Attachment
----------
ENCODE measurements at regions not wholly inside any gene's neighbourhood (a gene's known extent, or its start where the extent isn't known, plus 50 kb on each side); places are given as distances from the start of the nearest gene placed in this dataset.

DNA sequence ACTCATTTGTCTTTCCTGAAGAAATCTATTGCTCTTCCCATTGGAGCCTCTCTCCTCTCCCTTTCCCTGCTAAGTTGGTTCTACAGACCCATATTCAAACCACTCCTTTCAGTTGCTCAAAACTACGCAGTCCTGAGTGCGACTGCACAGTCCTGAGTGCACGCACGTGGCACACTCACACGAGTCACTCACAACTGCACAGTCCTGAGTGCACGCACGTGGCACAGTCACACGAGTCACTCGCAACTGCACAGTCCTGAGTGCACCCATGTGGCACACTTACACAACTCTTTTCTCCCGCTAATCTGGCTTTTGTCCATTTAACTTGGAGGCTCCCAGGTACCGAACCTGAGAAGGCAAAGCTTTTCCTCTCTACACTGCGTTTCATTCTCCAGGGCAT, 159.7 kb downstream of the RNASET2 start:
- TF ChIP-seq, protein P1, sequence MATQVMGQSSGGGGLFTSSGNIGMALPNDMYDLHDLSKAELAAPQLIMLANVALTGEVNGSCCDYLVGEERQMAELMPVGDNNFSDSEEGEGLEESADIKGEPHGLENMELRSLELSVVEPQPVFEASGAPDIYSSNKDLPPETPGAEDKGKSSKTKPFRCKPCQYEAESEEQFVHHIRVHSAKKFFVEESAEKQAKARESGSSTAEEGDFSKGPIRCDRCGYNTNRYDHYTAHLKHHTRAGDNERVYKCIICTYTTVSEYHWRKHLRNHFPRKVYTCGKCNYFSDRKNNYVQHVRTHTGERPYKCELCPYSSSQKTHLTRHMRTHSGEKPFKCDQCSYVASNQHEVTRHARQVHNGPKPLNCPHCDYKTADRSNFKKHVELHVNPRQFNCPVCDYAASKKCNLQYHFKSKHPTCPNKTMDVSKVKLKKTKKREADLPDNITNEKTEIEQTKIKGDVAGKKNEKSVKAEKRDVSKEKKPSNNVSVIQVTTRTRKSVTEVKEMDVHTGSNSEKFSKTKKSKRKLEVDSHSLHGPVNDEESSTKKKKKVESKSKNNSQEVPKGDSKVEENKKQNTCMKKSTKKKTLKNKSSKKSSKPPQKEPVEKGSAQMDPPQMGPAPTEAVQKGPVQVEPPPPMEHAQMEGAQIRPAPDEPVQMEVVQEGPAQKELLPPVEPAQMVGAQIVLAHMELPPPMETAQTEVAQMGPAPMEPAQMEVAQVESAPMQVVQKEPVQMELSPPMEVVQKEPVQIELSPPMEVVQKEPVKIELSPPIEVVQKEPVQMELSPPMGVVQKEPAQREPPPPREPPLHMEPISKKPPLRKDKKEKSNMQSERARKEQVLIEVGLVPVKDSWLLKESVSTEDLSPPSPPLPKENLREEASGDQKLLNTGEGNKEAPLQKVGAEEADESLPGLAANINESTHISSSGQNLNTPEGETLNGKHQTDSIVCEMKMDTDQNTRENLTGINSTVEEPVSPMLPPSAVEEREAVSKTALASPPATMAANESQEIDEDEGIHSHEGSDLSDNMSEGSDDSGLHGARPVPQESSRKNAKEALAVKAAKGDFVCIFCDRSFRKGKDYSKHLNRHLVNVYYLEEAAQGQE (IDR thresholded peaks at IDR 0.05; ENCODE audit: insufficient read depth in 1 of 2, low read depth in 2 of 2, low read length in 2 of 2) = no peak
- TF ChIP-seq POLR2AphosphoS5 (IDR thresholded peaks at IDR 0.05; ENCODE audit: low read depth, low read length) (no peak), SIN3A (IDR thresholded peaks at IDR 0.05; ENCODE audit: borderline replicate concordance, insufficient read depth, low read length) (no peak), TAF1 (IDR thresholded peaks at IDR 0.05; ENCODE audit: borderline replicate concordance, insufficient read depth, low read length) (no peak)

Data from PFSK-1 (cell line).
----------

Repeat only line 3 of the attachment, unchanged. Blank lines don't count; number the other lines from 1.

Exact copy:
- TF ChIP-seq, protein P1, sequence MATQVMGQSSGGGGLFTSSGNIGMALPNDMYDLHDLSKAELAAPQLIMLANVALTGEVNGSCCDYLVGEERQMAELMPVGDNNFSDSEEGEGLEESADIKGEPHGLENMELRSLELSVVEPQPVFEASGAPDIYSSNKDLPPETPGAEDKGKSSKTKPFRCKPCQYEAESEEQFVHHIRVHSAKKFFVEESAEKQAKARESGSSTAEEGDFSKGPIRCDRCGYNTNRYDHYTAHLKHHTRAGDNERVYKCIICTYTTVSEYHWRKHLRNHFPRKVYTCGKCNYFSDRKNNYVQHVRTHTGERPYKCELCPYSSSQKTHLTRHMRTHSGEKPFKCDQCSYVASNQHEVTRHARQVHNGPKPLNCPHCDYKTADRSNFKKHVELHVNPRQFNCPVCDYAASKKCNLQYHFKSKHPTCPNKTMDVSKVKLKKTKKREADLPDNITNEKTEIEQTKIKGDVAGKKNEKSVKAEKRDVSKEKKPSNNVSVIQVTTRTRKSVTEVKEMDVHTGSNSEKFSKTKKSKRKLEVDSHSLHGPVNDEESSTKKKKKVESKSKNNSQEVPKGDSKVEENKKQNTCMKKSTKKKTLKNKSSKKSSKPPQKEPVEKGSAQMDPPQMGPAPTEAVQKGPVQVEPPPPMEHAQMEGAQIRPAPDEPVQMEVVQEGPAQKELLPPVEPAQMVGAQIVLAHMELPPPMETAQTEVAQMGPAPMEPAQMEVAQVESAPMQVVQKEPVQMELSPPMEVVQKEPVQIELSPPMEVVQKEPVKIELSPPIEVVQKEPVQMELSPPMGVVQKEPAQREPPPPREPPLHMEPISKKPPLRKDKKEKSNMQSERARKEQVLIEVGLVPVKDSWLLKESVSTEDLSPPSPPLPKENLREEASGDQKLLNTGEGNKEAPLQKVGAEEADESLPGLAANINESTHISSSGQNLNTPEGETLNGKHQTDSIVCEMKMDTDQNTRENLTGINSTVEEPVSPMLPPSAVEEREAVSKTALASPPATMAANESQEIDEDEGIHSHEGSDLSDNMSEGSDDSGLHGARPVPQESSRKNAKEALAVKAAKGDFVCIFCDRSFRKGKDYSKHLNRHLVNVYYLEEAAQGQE (IDR thresholded peaks at IDR 0.05; ENCODE audit: insufficient read depth in 1 of 2, low read depth in 2 of 2, low read length in 2 of 2) = no peak